Criticism was voiced from within Australia however, where the furore comes after months of hand-wringing and criticism over the country's attitudes towards race after a neo-Nazi was invited on air by a national broadcaster.

"I take no pleasure in saying this, but, right now, it feels like there has never been a more exciting time to be a dog-whistling politician or race-baiting commentator in Australia," outgoing Race Discrimination Commissioner Tim Soutphommasane said last month.

On Twitter, Australian author Benjamin Law compared headlines from American newspapers which "matter-of-factly" described Knight's cartoon as racist to coverage within his country.

"It isn't a subjective call," he said. "Embarrassing to see the Herald Sun doesn't realise defending Knight's cartoon supports the case swathes of Australian media is blind to its own racism."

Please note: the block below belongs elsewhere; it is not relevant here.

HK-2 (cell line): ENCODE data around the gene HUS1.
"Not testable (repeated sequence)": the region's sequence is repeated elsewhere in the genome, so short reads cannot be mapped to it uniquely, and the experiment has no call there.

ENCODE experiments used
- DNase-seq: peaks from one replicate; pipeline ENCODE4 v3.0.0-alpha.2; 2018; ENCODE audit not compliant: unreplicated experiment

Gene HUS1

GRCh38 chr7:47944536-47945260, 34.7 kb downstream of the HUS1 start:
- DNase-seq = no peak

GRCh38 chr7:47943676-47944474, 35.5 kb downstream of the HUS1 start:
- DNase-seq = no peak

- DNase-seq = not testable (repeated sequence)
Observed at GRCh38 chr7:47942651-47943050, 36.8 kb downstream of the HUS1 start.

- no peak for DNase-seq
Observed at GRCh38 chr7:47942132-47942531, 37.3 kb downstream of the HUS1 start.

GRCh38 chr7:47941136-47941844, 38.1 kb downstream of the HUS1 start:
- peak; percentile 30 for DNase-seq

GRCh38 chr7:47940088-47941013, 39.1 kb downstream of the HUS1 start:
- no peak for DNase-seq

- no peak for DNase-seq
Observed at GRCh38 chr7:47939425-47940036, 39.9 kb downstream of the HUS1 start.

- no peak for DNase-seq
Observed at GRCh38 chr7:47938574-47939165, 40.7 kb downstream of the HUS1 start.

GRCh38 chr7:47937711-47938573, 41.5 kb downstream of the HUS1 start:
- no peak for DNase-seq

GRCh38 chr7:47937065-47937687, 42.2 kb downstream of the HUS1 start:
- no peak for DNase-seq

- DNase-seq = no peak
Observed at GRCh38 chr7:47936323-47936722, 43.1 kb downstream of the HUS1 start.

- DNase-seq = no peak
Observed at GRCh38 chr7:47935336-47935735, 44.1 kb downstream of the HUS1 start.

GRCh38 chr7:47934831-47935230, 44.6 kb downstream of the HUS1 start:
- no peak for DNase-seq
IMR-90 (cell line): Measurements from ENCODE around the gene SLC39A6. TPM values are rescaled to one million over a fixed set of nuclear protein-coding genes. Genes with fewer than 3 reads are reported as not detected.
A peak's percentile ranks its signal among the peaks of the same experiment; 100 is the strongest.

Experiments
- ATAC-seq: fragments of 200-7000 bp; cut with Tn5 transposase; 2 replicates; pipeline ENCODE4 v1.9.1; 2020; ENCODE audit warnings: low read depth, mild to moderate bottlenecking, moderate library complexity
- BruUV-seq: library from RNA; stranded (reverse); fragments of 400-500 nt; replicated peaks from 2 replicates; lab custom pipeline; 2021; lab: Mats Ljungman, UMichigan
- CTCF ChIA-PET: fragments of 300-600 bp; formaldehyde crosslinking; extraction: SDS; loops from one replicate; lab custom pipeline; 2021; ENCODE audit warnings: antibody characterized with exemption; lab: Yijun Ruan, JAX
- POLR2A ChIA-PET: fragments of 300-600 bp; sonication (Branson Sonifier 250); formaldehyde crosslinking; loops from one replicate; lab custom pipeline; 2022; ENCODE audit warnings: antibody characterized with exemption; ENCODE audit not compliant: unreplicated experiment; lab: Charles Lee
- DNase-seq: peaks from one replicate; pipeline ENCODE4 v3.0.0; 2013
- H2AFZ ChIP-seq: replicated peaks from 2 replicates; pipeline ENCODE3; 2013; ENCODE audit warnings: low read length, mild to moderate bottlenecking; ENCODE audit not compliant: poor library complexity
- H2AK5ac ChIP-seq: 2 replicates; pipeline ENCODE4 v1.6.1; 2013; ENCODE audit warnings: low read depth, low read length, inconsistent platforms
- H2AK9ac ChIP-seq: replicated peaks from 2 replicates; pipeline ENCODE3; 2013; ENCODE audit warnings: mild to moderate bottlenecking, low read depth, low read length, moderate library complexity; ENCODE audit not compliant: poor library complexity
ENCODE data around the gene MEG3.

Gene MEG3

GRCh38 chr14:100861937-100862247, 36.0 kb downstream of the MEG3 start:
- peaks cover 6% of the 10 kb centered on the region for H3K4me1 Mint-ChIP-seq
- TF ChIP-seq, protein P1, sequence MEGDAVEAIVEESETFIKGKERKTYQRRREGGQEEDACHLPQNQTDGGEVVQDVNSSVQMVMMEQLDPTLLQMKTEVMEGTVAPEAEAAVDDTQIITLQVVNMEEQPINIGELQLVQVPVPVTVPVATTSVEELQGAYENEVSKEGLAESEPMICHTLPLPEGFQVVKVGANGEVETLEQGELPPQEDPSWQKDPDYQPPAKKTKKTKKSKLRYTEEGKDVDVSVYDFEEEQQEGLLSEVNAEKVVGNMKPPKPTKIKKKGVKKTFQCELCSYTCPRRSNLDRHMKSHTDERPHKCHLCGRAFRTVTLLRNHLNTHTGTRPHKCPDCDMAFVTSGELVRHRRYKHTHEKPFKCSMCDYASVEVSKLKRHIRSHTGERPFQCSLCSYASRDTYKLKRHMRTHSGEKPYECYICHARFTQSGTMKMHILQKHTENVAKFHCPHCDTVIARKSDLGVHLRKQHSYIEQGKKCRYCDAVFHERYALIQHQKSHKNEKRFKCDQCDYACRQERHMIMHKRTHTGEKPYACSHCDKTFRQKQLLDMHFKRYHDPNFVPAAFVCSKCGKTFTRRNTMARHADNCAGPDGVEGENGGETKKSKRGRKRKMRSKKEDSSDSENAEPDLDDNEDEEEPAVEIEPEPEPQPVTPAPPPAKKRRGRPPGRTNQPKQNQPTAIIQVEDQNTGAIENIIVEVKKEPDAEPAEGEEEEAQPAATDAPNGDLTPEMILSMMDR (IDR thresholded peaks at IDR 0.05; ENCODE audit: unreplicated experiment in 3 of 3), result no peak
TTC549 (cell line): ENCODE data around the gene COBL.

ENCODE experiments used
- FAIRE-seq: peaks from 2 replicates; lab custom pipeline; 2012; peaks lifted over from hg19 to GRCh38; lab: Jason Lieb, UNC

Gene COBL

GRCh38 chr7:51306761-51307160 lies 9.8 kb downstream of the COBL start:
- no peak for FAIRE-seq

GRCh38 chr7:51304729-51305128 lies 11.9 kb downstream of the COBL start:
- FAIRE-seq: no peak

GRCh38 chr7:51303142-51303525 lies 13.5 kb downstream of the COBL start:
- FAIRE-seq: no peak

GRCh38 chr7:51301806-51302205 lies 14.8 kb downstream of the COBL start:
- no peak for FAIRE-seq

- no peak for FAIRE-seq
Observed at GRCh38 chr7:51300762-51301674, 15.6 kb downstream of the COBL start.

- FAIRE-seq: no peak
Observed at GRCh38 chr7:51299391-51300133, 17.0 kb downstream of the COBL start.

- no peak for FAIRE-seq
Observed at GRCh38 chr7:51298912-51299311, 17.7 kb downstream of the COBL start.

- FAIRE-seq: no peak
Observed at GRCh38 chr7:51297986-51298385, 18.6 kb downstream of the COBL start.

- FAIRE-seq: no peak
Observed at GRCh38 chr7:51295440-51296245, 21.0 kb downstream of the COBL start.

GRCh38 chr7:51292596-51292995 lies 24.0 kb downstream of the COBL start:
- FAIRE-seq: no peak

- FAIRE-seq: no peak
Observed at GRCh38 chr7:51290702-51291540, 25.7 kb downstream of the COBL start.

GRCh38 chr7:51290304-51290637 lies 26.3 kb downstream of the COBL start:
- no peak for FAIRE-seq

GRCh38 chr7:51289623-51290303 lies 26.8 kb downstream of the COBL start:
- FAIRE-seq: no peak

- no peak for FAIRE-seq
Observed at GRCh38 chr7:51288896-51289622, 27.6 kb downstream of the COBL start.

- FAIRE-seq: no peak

This isn't the first time Knight's work has been criticized in this manner. A cartoon from August 10 was widely denounced after it depicted faceless black figures destroying a Melbourne subway station, echoing a caricature of African gang crime in the city which is not supported by statistics.

"The racist vilification of Melburnians from the Herald Sun continues apace," local lawmaker Rohan Leppert wrote in response to that cartoon. "Utterly shameful."

Lack of representation

Despite Australia's proud multiculturalism and the fact that today one in four Australians were born abroad, the upper strata of society remains predominantly white.

According to a report by the Australian Human Rights Commission earlier this year, 95% "of senior leaders in Australia have an Anglo-Celtic or European background."

In business, the report found there was "a combined total of 11 chief executives who have a non-European or Indigenous background," or 3% of the total.

Indigenous people are especially under-represented, and have themselves been the subject of racist cartoons in the Australian press.